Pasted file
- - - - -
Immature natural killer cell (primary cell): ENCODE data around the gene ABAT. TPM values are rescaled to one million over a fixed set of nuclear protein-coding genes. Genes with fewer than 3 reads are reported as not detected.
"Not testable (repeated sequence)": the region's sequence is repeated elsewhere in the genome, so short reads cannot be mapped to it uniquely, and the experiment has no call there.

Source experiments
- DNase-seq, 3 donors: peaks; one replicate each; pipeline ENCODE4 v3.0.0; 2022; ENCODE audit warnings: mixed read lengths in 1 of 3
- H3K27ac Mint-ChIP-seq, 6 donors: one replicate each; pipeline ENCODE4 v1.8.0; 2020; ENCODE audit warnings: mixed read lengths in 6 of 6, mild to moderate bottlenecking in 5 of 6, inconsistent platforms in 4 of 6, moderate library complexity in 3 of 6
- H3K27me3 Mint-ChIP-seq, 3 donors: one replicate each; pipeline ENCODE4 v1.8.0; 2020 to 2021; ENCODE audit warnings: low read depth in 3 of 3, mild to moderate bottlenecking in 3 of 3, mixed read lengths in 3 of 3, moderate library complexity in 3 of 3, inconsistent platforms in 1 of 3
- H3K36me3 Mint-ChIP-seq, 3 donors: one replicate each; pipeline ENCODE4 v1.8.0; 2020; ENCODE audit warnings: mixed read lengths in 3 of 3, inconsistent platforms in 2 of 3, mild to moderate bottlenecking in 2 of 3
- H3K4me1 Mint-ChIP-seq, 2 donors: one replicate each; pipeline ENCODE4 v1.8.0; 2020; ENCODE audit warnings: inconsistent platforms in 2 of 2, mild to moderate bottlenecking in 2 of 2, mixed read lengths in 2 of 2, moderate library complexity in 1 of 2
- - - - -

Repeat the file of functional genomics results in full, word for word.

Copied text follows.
Immature natural killer cell (primary cell): ENCODE data around the gene ABAT. TPM values are rescaled to one million over a fixed set of nuclear protein-coding genes. Genes with fewer than 3 reads are reported as not detected.
"Not testable (repeated sequence)": the region's sequence is repeated elsewhere in the genome, so short reads cannot be mapped to it uniquely, and the experiment has no call there.

Source experiments
- DNase-seq, 3 donors: peaks; one replicate each; pipeline ENCODE4 v3.0.0; 2022; ENCODE audit warnings: mixed read lengths in 1 of 3
- H3K27ac Mint-ChIP-seq, 6 donors: one replicate each; pipeline ENCODE4 v1.8.0; 2020; ENCODE audit warnings: mixed read lengths in 6 of 6, mild to moderate bottlenecking in 5 of 6, inconsistent platforms in 4 of 6, moderate library complexity in 3 of 6
- H3K27me3 Mint-ChIP-seq, 3 donors: one replicate each; pipeline ENCODE4 v1.8.0; 2020 to 2021; ENCODE audit warnings: low read depth in 3 of 3, mild to moderate bottlenecking in 3 of 3, mixed read lengths in 3 of 3, moderate library complexity in 3 of 3, inconsistent platforms in 1 of 3
- H3K36me3 Mint-ChIP-seq, 3 donors: one replicate each; pipeline ENCODE4 v1.8.0; 2020; ENCODE audit warnings: mixed read lengths in 3 of 3, inconsistent platforms in 2 of 3, mild to moderate bottlenecking in 2 of 3
- H3K4me1 Mint-ChIP-seq, 2 donors: one replicate each; pipeline ENCODE4 v1.8.0; 2020; ENCODE audit warnings: inconsistent platforms in 2 of 2, mild to moderate bottlenecking in 2 of 2, mixed read lengths in 2 of 2, moderate library complexity in 1 of 2